As I’ve paid closer attention to the steady drumbeat of vitriol that makes up the background noise of our daily lives, I find myself thinking, “No wonder we’ve become a nation of people with clenched teeth and balled up fists.”

Indeed, it seems that people I encounter in my everyday life have become more surly and defensive than they used to be, and some seem to be spoiling for a fight. A car with a middle-aged driver sports a bumper sticker that tells us what we can eat if we don’t like the owner’s driving. We have Road Rage (shouting, cursing and making obscene gestures to other drivers), Airport Rage (yelling at ticket agents and flight attendants), Sidewalk Rage (acting violently because people in front of us are walking too slowly), Parking Lot Rage (engaging in an angry standoff with another driver over a parking space) and Starbucks Rage (working oneself into a ballistic frenzy over the color and design of a coffee cup).

We have Climate Wars — the folks who believe climate change is caused by human behavior vs. those who believe the former are perpetrating an elaborate hoax. We have Class Wars — the 99 percent vs. the 1 percent. We have Worship Wars — should a church’s music and worship style be traditional or contemporary? We have Mommy Wars in which a mother’s decisions on everything from whether to work outside the home to whether to breast-feed or bottle-feed is scrutinized and judged by other mothers. We have Turf Wars in our social services system that keep helping professionals from working together for the common benefit of people who seek help for problems ranging from drug addiction and homelessness to domestic violence and mental health issues. We even have Autism Wars — a genuinely sad state of affairs in which adults with autism and parents of younger children or more severely affected adults are locked in an unyielding struggle over how autism should be defined and how services and research dollars should be allocated.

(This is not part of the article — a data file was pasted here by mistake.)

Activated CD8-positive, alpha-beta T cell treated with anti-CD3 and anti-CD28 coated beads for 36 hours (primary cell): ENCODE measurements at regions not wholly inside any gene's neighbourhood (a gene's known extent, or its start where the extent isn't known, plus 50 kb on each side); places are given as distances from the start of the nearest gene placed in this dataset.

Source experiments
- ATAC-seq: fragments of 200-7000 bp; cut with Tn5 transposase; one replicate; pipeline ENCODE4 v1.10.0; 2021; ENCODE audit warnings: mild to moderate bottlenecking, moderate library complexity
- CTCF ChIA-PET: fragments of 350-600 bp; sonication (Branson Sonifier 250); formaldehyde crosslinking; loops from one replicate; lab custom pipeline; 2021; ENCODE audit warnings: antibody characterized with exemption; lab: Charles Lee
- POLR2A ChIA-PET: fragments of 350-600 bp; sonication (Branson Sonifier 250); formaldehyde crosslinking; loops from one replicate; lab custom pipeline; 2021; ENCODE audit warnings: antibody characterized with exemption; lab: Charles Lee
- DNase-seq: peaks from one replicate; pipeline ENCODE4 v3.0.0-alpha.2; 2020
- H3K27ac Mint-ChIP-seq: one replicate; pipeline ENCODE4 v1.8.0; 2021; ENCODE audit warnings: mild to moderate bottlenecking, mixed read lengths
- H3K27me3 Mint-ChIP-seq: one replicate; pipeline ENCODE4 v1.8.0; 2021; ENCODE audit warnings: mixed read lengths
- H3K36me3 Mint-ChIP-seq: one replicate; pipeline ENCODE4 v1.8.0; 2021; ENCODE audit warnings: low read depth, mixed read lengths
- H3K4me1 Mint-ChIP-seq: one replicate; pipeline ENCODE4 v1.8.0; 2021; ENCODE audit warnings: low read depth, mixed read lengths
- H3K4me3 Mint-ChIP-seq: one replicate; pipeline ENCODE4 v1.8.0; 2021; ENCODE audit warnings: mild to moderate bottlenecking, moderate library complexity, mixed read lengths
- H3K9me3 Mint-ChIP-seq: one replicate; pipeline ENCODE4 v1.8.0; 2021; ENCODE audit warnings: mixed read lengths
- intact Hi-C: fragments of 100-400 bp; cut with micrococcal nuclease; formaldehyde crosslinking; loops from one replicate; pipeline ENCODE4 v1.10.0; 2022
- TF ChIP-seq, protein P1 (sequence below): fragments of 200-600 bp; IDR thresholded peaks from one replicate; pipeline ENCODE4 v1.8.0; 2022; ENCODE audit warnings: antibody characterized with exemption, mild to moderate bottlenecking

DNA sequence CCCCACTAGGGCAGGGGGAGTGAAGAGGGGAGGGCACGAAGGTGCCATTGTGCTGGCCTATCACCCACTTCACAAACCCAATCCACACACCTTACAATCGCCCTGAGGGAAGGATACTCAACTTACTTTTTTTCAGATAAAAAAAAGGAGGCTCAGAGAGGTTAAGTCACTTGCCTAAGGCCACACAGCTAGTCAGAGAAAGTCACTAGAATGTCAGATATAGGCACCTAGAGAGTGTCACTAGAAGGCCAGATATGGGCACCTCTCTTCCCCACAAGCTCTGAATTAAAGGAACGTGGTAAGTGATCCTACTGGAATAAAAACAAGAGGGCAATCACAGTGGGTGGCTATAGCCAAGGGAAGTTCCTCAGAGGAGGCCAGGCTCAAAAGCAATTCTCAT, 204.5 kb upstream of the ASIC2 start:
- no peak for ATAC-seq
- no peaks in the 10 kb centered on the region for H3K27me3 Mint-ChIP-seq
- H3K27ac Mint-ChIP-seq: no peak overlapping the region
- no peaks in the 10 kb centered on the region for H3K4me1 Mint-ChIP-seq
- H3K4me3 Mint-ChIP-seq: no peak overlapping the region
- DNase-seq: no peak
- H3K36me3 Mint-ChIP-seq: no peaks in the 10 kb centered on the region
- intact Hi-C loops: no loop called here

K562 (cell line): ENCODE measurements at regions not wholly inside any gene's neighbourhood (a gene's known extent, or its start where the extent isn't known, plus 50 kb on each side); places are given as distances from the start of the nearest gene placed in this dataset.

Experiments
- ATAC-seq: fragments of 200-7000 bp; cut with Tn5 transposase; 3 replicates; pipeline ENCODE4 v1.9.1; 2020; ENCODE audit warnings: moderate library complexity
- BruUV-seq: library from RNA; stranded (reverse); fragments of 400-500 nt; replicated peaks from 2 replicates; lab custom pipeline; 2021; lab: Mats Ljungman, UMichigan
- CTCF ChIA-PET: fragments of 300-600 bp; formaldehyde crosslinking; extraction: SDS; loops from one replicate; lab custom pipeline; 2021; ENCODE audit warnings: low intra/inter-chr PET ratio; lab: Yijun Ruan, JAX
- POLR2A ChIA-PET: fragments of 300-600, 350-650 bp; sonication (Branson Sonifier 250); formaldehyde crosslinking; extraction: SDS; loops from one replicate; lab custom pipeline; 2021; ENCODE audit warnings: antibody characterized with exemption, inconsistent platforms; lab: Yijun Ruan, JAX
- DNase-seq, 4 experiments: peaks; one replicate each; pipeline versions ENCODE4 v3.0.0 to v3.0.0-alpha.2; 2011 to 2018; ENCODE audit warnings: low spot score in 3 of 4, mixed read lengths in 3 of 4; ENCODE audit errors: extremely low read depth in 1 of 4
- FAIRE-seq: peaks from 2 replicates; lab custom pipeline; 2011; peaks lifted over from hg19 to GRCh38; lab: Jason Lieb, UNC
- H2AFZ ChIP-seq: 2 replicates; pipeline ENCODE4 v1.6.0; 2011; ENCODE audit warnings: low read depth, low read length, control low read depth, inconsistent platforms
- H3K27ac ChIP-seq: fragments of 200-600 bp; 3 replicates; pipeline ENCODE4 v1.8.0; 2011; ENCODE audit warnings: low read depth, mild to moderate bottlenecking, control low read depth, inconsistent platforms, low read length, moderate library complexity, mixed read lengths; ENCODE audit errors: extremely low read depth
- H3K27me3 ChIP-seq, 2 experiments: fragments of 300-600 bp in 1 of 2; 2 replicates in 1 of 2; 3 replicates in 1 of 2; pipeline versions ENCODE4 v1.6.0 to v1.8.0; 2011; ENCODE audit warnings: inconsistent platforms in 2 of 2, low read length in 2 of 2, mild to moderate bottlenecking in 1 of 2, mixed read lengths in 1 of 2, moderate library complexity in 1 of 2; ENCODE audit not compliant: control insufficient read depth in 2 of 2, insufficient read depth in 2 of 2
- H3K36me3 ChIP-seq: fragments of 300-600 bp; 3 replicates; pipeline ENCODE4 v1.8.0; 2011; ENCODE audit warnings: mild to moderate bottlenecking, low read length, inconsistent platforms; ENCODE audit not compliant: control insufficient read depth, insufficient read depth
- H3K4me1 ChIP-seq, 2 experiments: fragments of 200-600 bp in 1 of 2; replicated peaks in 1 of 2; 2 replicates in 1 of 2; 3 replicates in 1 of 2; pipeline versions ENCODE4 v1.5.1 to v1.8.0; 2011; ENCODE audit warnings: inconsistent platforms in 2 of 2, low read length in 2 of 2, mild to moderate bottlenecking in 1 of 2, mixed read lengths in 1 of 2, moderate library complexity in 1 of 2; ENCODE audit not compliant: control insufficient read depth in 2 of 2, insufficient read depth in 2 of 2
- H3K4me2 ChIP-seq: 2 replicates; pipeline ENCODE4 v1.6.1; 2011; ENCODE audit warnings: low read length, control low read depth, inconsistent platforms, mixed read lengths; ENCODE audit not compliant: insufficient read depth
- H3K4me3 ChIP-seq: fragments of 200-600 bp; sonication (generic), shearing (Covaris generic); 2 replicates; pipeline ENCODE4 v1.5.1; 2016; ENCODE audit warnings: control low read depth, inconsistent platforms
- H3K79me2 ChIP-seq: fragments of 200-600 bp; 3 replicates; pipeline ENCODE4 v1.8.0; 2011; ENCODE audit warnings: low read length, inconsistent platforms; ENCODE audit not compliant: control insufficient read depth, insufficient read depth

It would be bad enough if the tide of anger and disrespect served only to put people in a surly, antisocial mood. Unfortunately, the damage doesn’t end there. Our finger-pointing epidemic leads to everything from Congressional gridlock to violence against individuals who belong to the maligned groups. Two friends on opposite ends of the political spectrum have talked seriously about what they fear is an impending civil war. And perhaps worst of all, our children are watching us.